Beyond their remarkable success despite losing Gordon Hayward on Opening Night, the Celtics are in a truly unusual situation. They still have a very strong collection of assets, both in the form of young players and future draft picks, some of which are significant contributors to this successful season. While Boston has limited salary cap flexibility moving forward �� and thus will not be major players for free agents other than by minimums and Mid-Level exceptions �� general manager Danny Ainge deserves credit for retaining the ability to acquire star talent via trade even after bringing in Kyrie Irving and Hayward this summer.
Ainge zealously kept Boston’s books clear of unnecessary contracts for years with the aim of bringing in an All-Star talent without having to pay a ransom to unload bad money. That worked out incredibly well over the summer when the front office only needed to clear a small amount of money to fit in a full max salary for Hayward.
It has been a strange and vaguely disappointing season for D’Angelo Russell. He has been injured for about half of it, and spent the other half shooting and missing a lot. Russell perked up Tuesday in Cleveland, but he has hit just 38 percent — and 27 percent from deep — since returning from knee surgery.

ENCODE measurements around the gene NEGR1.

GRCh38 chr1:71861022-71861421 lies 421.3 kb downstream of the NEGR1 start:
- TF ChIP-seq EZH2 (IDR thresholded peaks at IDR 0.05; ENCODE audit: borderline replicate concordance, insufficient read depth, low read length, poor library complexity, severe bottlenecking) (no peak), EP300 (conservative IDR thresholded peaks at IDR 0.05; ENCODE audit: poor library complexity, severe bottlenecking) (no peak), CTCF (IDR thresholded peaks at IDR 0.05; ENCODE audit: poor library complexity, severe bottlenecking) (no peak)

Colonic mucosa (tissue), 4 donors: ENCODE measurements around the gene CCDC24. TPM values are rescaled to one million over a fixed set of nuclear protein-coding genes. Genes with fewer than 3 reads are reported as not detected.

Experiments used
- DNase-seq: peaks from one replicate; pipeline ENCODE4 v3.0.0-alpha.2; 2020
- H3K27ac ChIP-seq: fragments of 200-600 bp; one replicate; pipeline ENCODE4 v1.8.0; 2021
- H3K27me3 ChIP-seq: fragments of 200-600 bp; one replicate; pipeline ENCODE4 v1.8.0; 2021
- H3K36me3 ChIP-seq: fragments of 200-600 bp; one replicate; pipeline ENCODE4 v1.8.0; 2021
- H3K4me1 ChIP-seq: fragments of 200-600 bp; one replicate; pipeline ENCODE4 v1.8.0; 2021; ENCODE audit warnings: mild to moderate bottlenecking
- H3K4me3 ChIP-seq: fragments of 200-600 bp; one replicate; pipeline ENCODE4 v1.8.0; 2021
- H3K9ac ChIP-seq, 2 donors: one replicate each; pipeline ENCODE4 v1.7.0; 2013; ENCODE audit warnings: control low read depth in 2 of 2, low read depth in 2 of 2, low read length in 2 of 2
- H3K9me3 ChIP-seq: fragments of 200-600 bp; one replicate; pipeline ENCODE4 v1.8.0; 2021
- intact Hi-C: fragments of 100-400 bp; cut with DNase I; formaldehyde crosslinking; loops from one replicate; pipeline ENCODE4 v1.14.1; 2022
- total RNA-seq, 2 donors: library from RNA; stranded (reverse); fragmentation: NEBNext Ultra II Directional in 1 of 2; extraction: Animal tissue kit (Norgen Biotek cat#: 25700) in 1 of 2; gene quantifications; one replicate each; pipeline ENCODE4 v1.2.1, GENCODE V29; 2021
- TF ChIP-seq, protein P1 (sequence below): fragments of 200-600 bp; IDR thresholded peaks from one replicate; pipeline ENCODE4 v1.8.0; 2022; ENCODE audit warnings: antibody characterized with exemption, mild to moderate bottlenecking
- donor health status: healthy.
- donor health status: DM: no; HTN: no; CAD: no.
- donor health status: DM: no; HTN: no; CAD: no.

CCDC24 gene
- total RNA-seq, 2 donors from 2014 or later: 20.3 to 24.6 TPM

Russell has used 32.4 percent of Brooklyn’s possessions with a shot, turnover or drawn foul, fourth-highest among all rotation players, behind only James Harden, Russell Westbrook and Joel Embiid. That is a little much. His turnover rate is icky.
Golden State is coming off a championship season, and Steve Kerr’s squad didn’t meet much resistance throughout the 2017 playoffs. The Warriors currently have the best net rating (plus-9.6) and offensive rating (113.4) in the NBA, plus a top-10 defensive rating (103.8). They lead the league in assist percentage (70.2) and true shooting percentage (61.1) by sizable margins. This is a finely tuned machine and clearly the team to beat. How much better would James really make them?
The difference between then and now is that the team’s back is against the wall (no pun intended). Earlier in the season, Wall was at most out for a couple contests at a time. The team’s best playmaker would be back to help them compete another day, even if he was not at 100 percent.
Now, things aren’t so easy. When the length of Wall’s injury was first announced, the Wizards were positioned as the fifth seed, and dropping out of the East playoff picture was just a few losses away. Anything less than perfect wouldn’t do, and that’s what the Wizards have tried to become. With this recent stretch, the team has realized if they don’t move the ball around to create good looks, baskets won’t happen without Wall around to force feed them.